It is not just convenience, either, helping telecom companies expand their customer bases through payments. “Financial inclusion is another critical element of digital payments that keeps customers sticky,” adds Persson. 

“Approximately 1.4bn people worldwide are unbanked, many of which live in developing countries. However, many of these people do have access to a mobile phone, which is all they need to harness digital payments and gain access to critical, everyday financial services.

“These elements – convenience and inclusion – are what have made the difference for mobile financial services and allowed their popularity to grow so meteorically across the globe. 

“And as telecom companies continue to invest in more layers to the mobile money service mix, like personalisation, it’s clear that customer engagement will continue to increase as well.”

What is also true is that customer engagement is heightened by a stronger customer journey, and digital payments provide this type of journey for telecom companies.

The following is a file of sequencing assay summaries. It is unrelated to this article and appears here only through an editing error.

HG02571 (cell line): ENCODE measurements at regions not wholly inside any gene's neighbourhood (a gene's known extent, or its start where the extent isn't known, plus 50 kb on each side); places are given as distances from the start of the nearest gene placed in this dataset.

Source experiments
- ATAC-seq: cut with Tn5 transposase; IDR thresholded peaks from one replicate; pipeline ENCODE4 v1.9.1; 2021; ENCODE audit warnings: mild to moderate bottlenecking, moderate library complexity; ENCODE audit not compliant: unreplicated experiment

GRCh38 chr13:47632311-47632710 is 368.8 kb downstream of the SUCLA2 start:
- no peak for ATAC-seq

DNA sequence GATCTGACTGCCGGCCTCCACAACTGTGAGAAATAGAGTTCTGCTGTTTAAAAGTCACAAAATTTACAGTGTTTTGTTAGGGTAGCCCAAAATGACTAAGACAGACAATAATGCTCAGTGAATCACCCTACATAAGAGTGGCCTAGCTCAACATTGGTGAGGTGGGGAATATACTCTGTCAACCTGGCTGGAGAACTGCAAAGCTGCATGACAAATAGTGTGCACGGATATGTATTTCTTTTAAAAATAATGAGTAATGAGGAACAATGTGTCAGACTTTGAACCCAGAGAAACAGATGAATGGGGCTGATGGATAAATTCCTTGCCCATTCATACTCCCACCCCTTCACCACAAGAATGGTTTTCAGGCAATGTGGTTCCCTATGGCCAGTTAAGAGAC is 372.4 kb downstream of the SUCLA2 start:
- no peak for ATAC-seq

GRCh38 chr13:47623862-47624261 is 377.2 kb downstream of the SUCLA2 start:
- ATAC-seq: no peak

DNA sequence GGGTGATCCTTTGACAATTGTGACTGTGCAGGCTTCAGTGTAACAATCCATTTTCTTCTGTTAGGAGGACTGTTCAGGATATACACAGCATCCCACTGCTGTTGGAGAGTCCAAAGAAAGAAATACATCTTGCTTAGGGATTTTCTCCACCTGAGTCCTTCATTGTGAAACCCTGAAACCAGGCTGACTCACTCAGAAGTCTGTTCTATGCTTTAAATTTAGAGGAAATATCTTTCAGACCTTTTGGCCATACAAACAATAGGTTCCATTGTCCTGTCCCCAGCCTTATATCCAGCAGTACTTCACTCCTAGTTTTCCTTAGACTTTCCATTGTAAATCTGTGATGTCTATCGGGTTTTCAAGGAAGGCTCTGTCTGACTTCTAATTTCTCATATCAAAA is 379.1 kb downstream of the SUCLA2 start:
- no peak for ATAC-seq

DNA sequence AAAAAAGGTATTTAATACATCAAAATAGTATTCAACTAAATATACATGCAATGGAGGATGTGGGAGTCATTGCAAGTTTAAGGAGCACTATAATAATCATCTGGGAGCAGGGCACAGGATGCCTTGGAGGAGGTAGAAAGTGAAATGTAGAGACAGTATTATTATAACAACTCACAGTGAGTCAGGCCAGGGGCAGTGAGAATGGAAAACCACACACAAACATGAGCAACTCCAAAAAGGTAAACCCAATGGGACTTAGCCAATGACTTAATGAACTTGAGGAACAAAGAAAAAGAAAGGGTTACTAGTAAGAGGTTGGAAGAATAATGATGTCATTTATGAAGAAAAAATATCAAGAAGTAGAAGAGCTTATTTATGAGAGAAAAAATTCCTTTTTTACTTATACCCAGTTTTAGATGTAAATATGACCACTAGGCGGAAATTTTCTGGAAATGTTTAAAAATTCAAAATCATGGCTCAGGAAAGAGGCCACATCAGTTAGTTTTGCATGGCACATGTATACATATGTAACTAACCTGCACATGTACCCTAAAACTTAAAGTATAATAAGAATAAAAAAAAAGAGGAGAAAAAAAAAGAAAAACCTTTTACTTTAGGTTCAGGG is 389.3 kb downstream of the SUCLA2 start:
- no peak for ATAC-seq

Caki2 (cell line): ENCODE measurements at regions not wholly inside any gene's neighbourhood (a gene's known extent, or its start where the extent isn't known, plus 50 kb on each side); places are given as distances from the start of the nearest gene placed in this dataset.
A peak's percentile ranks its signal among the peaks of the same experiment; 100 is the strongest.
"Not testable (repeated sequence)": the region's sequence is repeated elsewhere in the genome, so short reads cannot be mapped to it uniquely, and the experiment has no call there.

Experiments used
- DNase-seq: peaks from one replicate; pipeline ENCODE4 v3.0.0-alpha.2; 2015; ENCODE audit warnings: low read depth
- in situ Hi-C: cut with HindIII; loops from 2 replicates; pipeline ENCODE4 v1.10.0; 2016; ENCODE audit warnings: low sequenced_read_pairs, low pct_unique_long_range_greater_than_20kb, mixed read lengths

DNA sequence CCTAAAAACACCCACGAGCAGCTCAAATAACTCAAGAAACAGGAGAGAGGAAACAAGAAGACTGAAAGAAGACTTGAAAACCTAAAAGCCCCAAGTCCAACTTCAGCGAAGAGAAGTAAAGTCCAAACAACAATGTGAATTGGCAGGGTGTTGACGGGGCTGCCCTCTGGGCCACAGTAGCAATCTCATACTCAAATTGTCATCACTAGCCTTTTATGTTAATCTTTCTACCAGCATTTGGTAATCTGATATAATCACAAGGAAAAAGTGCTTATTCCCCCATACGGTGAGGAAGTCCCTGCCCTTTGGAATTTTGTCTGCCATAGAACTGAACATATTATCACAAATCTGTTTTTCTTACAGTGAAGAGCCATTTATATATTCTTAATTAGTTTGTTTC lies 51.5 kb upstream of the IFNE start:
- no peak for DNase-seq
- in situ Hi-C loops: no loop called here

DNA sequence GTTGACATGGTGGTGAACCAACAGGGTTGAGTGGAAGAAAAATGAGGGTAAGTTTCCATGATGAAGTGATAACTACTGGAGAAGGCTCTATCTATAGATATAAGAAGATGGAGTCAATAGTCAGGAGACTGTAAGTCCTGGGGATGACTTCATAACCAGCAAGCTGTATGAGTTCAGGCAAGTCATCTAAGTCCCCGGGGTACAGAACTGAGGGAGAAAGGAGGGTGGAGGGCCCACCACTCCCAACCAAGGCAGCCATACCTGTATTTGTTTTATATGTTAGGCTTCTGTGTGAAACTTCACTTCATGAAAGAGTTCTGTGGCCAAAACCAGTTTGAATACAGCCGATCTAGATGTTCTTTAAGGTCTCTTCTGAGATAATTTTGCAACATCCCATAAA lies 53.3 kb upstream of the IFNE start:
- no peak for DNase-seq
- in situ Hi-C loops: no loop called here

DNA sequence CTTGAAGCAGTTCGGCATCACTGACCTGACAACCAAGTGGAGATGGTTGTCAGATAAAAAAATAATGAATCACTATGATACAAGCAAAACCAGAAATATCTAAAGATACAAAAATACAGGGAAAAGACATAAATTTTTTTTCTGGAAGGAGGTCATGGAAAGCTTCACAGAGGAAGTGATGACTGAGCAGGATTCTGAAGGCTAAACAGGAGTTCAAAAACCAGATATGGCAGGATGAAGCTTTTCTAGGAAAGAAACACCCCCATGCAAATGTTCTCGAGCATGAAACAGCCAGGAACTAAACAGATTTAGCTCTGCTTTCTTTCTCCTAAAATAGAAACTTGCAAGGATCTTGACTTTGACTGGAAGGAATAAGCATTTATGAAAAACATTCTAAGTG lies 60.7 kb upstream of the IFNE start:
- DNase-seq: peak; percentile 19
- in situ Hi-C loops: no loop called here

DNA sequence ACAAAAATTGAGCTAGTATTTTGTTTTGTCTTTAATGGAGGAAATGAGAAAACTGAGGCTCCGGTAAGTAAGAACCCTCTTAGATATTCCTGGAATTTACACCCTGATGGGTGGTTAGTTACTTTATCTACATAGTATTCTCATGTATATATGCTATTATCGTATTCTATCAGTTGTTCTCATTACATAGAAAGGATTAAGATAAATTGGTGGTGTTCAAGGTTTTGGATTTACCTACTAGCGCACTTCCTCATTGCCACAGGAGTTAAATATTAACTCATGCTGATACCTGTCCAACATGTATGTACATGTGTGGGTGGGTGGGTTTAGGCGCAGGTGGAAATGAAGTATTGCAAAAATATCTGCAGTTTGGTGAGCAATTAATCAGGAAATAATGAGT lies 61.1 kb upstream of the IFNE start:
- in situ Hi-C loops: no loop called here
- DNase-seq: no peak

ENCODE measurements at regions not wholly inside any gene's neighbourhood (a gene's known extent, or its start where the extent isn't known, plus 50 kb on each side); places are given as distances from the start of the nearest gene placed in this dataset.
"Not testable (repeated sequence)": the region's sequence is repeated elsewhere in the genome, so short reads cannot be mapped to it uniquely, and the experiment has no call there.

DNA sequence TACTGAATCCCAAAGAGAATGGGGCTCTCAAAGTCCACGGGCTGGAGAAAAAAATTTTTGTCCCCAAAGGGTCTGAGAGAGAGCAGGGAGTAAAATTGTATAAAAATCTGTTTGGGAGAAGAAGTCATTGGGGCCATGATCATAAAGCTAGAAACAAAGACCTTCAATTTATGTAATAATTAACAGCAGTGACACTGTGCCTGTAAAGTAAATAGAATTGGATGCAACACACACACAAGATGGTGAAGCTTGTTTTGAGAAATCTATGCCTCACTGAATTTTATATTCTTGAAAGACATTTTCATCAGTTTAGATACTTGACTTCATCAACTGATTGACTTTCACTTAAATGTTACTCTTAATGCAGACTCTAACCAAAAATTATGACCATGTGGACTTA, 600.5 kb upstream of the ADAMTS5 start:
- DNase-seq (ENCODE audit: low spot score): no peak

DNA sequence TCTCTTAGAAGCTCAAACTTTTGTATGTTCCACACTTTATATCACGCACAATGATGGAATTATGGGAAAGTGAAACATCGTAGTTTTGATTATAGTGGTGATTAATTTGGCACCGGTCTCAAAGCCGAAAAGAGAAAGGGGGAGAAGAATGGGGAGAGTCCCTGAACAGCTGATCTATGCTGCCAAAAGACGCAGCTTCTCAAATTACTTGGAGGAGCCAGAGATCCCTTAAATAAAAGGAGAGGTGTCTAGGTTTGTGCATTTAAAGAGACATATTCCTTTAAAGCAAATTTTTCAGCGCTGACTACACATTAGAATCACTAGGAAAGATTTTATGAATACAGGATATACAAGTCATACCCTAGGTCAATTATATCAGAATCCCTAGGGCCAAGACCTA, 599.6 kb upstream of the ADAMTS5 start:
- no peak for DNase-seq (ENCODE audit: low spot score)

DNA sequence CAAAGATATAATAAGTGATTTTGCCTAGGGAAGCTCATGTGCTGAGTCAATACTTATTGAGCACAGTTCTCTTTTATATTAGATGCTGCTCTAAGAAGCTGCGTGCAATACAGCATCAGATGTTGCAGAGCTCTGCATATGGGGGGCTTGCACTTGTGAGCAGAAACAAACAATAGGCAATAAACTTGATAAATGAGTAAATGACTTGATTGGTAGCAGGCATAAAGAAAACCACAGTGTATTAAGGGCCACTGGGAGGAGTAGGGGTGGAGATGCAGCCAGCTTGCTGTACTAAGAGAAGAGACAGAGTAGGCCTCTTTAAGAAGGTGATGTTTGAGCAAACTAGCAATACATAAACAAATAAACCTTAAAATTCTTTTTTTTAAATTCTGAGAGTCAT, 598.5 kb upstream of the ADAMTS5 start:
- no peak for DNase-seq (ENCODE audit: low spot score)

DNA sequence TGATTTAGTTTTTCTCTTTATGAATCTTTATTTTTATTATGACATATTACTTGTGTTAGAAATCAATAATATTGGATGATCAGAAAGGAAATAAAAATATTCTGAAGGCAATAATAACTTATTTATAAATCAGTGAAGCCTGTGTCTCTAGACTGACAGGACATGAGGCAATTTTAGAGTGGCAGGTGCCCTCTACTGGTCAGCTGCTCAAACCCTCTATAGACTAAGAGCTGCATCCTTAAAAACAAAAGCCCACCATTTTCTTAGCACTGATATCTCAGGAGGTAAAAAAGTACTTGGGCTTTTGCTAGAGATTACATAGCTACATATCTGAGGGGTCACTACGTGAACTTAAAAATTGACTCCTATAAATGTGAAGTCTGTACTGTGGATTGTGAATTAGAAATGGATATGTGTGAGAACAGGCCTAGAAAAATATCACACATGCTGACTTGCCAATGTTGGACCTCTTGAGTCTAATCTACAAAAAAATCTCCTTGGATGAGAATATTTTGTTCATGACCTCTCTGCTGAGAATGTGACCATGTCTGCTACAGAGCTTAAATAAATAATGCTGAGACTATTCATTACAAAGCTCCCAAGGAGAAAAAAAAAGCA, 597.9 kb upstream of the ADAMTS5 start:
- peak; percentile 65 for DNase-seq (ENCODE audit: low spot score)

In fact, even in EMEs, “consumers have come to expect end-to-end experiences, which is drawing telecom companies towards offering embedded financial services like digital wallets”, says Belda.

Persson gives e-shopping as an example, where customers “can easily check out using a variety of payment options from credit cards to digital wallets. 

“They can even opt for buy now, pay later services, apply coupons and discounts, and receive cashback or loyalty points all in a single transaction journey.”

Digital payments: Reducing costs 

It is not just greater customer journeys, engagement and retention that digitalisation offers the payments divisions of telecom companies – it can also help to significantly reduce costs. 

By helping telecom companies reach higher operational efficiencies, the cost of payments infrastructure can be significantly reduced. 

For Persson, there are two key areas where digitalisation has helped telecom companies reduce their expenditure: voucher generation and distribution costs. 

He notes: “In the ‘old days’, and particularly in developing countries, any customer who needed to top up their phone prepaid subscription had to run to the local store and grab, for example, a US$20 paper voucher.